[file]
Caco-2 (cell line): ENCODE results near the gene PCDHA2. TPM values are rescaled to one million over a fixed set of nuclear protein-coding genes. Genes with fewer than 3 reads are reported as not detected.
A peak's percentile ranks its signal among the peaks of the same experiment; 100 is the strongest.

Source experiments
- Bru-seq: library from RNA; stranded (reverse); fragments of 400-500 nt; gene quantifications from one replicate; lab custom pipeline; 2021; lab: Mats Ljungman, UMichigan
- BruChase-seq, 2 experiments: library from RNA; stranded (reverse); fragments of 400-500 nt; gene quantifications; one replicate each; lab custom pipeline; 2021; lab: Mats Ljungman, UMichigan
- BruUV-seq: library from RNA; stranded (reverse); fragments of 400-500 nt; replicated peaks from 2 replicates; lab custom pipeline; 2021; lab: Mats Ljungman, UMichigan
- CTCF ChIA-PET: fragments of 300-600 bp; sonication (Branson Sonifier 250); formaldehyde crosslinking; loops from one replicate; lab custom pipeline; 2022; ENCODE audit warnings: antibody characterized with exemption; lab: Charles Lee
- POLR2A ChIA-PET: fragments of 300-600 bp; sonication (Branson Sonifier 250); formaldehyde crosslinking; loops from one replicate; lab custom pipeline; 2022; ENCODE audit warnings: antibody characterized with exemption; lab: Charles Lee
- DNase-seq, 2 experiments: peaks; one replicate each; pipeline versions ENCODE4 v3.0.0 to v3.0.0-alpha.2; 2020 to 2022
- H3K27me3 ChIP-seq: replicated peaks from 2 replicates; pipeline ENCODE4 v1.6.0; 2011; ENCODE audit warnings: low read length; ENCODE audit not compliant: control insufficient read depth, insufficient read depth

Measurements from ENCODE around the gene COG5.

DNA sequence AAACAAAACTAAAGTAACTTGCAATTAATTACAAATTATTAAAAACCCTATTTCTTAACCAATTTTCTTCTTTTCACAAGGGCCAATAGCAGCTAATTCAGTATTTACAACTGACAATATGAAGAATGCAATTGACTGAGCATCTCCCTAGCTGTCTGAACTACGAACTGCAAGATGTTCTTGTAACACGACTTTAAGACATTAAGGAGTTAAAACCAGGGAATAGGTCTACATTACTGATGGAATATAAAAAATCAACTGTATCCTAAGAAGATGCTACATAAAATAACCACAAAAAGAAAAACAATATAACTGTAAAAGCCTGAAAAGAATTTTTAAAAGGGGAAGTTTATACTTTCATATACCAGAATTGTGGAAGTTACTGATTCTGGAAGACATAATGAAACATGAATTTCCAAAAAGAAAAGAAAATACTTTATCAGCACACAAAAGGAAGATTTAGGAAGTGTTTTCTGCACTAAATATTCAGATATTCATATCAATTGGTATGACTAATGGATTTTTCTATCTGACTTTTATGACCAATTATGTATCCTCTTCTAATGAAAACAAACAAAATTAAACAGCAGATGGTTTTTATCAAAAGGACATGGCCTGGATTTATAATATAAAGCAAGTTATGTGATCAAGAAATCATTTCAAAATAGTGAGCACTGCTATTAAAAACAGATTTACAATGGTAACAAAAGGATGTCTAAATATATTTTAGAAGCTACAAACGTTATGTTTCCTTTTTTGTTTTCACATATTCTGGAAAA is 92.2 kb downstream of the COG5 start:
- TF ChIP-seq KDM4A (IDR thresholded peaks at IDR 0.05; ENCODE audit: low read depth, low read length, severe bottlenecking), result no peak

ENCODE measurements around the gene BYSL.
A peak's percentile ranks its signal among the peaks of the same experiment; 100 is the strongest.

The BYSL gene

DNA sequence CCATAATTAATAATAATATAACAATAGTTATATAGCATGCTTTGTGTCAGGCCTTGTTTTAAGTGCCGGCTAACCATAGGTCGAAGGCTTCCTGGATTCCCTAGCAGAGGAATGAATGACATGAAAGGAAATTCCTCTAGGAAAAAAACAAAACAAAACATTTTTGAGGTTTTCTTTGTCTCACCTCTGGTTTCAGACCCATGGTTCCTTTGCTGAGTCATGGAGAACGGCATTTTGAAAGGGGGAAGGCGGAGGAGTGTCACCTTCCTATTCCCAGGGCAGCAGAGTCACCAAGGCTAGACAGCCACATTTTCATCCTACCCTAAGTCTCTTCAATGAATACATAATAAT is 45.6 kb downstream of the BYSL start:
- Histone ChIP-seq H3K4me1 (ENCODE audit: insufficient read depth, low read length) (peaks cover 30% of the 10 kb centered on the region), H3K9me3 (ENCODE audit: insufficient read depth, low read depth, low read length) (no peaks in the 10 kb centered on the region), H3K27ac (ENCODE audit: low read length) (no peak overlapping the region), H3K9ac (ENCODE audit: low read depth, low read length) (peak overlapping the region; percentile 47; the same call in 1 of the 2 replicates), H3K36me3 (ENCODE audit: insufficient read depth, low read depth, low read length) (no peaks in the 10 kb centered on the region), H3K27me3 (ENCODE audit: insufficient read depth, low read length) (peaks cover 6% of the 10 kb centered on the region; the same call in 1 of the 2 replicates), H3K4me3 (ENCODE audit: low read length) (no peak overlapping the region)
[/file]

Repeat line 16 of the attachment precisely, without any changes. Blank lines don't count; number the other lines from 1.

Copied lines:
The BYSL gene